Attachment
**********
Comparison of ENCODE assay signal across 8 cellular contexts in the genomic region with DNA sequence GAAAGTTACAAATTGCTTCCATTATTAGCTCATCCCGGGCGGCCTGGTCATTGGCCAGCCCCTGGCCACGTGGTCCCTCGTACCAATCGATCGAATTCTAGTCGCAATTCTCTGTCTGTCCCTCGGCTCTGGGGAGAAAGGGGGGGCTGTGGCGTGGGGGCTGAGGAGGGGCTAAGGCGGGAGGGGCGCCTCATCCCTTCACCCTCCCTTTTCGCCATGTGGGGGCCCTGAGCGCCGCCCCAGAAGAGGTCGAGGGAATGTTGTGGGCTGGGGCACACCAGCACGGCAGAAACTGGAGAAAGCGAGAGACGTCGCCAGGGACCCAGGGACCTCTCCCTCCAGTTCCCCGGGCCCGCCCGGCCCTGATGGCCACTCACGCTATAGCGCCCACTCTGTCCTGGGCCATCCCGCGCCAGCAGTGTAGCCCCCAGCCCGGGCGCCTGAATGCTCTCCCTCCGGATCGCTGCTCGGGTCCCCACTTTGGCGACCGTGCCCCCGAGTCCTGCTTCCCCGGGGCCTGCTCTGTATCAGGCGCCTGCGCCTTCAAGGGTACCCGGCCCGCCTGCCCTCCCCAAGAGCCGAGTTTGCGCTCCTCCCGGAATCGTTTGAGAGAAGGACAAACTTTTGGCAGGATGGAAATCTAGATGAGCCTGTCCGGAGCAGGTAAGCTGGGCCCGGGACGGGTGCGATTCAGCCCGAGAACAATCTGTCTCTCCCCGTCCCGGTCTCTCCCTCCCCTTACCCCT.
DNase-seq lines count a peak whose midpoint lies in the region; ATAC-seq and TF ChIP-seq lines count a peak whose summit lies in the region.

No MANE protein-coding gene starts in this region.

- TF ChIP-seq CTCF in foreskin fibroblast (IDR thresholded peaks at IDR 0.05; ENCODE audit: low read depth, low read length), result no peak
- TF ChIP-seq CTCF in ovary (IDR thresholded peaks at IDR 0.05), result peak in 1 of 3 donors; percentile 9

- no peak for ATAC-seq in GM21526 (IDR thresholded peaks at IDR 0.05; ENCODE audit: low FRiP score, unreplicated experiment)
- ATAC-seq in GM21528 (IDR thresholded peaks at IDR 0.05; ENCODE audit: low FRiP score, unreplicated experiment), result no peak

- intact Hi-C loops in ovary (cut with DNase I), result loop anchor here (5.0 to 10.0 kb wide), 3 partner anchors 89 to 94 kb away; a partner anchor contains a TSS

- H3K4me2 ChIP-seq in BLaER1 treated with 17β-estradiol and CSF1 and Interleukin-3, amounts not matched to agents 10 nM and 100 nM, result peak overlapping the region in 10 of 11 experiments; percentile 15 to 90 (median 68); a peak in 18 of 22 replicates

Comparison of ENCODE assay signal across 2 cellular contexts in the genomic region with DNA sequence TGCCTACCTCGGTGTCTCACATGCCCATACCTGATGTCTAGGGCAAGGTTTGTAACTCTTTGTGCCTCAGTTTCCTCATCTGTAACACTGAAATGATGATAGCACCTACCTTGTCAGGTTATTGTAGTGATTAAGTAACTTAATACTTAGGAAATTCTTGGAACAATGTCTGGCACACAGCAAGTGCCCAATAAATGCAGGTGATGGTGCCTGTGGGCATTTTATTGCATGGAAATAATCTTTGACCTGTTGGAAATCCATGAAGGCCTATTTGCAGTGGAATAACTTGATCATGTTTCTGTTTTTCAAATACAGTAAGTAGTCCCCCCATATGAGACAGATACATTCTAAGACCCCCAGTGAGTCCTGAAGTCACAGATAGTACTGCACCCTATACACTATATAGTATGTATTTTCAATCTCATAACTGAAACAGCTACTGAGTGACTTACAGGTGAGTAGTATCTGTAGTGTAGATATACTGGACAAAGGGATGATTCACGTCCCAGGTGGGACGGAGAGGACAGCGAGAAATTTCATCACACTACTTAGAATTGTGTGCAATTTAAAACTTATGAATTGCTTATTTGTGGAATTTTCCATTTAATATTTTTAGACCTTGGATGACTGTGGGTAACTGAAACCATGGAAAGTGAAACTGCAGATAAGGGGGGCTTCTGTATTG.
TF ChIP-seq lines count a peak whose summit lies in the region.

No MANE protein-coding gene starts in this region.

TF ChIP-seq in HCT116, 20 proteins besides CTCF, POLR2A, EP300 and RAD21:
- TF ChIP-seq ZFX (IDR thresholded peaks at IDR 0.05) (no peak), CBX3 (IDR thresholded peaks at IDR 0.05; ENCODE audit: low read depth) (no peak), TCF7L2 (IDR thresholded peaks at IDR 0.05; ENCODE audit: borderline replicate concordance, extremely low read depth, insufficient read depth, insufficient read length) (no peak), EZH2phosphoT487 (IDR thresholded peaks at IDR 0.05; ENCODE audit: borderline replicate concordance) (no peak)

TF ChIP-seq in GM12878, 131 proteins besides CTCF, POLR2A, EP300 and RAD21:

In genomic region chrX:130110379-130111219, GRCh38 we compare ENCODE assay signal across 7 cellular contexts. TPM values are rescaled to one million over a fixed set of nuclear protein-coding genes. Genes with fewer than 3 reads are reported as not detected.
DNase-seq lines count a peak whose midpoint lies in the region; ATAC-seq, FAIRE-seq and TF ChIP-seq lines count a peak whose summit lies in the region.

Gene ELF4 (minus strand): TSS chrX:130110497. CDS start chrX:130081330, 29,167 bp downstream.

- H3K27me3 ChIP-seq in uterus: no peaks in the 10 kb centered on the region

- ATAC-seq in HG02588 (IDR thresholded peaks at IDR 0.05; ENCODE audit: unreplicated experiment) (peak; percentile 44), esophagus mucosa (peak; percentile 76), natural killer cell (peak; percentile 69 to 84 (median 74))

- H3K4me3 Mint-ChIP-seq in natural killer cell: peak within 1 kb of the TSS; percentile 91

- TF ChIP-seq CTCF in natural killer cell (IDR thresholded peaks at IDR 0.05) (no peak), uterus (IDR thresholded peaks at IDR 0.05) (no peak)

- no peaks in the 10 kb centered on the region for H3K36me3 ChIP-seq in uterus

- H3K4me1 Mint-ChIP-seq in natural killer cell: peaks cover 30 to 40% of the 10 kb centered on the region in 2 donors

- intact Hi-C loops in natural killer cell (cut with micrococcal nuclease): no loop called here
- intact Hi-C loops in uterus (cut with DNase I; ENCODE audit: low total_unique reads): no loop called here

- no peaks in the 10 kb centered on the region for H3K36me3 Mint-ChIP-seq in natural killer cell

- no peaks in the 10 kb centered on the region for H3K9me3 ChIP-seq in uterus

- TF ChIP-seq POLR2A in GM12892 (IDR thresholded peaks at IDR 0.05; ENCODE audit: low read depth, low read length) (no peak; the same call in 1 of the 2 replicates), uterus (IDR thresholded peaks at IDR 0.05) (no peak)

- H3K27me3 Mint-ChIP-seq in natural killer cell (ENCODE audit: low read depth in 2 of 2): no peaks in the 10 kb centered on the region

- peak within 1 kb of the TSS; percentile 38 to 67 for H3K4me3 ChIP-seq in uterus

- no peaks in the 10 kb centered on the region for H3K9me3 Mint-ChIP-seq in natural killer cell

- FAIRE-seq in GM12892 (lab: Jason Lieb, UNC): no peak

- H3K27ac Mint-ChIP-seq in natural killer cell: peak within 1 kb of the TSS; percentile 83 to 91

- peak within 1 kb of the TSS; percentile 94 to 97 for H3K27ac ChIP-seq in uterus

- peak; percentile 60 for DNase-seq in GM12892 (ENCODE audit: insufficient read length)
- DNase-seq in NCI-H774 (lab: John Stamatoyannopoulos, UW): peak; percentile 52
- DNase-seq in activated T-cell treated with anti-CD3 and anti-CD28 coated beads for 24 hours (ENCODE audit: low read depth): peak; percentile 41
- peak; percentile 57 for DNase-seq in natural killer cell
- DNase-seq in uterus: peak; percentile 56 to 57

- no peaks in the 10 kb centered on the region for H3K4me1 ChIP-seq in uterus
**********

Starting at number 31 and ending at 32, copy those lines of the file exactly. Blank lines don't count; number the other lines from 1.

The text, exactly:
- peak within 1 kb of the TSS; percentile 38 to 67 for H3K4me3 ChIP-seq in uterus

- no peaks in the 10 kb centered on the region for H3K9me3 Mint-ChIP-seq in natural killer cell